Even from an early age, I was anal about my card collection's cataloging system. From the collection's inception, there have been a variety of unofficial storage systems. Long gone is my dad's Etonic shoebox that served as my cards' first temporary residence. Within this old box of running shoes one would have found a complex (not really) network of Zip-Loc bags, each housing all the cards I had of two separate teams, sorted alphabetically. The Brewers I owned were given their own separate spot in a Ghostbusters pencil pouch that was gotten as a fast food prize.
Holy living fuck, here's a picture of it from eBay! The Slimer pencil topper also kicked its way around our house for several years, though I never owned any of the Stay Puft menchandise.
As my collection expended, I grew into more traditional means of storage. However, there was little to guide me on my collecting journey in the realm of keeping straight what I had and what I needed. One of my first attempts can be seen below.
That was the hand-written checklist from 1990 Donruss. This thing is frighteningly complete, with player, team, and position listed for each card. For a short period of time I used a non-Beckett price guide (not Tuff Stuff, either) to record the ever-fluctuating prices of my cards. We were all going to be rich, remember?! It astonishes me to this day that there was a time when a John Smoltz MVP was worth $0.75 while Bo Jackson's was only fifty!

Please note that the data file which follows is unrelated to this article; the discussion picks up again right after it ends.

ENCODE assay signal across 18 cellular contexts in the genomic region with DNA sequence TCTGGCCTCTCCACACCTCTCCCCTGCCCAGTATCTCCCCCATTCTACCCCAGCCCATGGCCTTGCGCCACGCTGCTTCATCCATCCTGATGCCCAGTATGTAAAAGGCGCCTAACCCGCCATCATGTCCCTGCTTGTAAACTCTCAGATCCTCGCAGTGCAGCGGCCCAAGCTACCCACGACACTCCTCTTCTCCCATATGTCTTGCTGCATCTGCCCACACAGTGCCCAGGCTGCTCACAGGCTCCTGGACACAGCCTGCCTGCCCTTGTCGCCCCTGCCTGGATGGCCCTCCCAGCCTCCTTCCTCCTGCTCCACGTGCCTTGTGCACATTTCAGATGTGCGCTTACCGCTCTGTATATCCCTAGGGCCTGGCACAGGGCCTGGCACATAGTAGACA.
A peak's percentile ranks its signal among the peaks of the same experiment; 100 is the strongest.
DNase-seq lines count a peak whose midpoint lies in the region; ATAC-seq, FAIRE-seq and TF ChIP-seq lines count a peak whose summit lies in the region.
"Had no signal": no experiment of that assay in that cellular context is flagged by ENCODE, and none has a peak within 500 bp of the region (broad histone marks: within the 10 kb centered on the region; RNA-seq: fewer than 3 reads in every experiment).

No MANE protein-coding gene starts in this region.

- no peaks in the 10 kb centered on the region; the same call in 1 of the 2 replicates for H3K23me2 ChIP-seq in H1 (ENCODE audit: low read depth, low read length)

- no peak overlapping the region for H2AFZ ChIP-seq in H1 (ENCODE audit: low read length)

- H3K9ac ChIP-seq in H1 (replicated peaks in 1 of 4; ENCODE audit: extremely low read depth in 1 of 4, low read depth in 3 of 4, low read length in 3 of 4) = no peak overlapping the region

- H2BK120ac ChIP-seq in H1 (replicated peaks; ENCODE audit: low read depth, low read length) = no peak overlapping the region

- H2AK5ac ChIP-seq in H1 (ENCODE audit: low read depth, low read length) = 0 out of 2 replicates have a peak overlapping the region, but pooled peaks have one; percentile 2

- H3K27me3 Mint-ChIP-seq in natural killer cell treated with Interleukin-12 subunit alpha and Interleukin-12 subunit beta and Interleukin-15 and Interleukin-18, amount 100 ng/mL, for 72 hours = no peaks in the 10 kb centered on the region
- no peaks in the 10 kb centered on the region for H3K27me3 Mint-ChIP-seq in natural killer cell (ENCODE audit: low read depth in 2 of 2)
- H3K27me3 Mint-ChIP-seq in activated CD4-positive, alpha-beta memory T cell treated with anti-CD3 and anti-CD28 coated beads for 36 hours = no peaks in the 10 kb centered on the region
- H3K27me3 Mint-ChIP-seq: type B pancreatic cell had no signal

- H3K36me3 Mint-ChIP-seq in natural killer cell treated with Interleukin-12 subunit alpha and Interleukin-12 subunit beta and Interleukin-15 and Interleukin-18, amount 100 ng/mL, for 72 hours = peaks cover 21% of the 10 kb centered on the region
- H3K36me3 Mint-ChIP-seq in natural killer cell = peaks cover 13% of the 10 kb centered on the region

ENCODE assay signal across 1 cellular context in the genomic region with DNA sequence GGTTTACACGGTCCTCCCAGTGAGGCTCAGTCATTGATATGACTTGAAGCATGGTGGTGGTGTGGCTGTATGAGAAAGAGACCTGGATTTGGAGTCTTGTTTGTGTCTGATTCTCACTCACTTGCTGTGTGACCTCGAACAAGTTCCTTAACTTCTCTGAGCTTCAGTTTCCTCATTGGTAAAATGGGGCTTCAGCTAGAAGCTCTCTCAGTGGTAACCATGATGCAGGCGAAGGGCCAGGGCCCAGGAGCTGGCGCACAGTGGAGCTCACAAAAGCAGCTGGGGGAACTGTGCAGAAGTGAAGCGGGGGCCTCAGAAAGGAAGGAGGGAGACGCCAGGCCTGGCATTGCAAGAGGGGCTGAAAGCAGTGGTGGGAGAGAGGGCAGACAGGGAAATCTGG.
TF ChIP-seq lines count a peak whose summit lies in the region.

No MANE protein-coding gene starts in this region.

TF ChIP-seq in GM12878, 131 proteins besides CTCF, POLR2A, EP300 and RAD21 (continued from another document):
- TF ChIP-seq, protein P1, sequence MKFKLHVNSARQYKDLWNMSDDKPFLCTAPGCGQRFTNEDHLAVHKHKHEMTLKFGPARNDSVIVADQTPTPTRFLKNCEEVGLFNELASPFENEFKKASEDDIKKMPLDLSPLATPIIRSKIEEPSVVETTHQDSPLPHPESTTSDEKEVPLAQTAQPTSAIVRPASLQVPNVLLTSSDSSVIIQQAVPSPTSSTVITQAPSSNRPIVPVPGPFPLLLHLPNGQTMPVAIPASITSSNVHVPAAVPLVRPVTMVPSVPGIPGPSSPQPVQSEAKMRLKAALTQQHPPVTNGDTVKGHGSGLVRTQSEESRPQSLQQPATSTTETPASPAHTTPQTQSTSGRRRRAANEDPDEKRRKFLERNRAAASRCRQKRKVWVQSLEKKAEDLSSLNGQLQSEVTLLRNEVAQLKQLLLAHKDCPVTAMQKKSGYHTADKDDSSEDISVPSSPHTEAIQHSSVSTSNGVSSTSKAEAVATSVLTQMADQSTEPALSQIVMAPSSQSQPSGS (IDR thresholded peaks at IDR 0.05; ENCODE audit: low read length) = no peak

Lookit...lucky 11-year-old Thorzul snagged the elusive A. Bartlett Giamatti card, clocking in at a buck-fifty. It may as well have been Michaelangelo's original carving of the Pietà as far as I was concerned. Bart Giamatti was going to pay for college! Looks like I never finished my Yaz puzzle, though. For shame, as now his good name is being used to peddle birth control.
Up next is the list for a set that I'll never get around to finishing, 1991 Leaf.
I was a straight up baller when it came to card organization. There's even 9-card-pocket guidelines and everything! Look for these to come to my blog's trading post in the near future. Sometimes the wisest among us just know when to give up.
Lastly, it looks like I finally got smart around 1992 or 1993. Here's my 1993 Topps Baseball list. I bit the bullet and made a real nice 900-card template, then begged my dad to take it to his work and make photocopies of it. To his credit he did, and the copies he made lasted me through to the original collecting death rattle sometime in 1994.
It makes me happy that I still own these lists, along with several others. Surprisingly, I still use the template for some sets I'm trying to build. I'd still love to know what the name of that other price guide was. It was printed on cheap newsprint, and one cover from 1990 had Eric Anthony, Ben McDonald, John Olerud, and Todd Zeile on the cover. Man, I wish someone could help me out on this.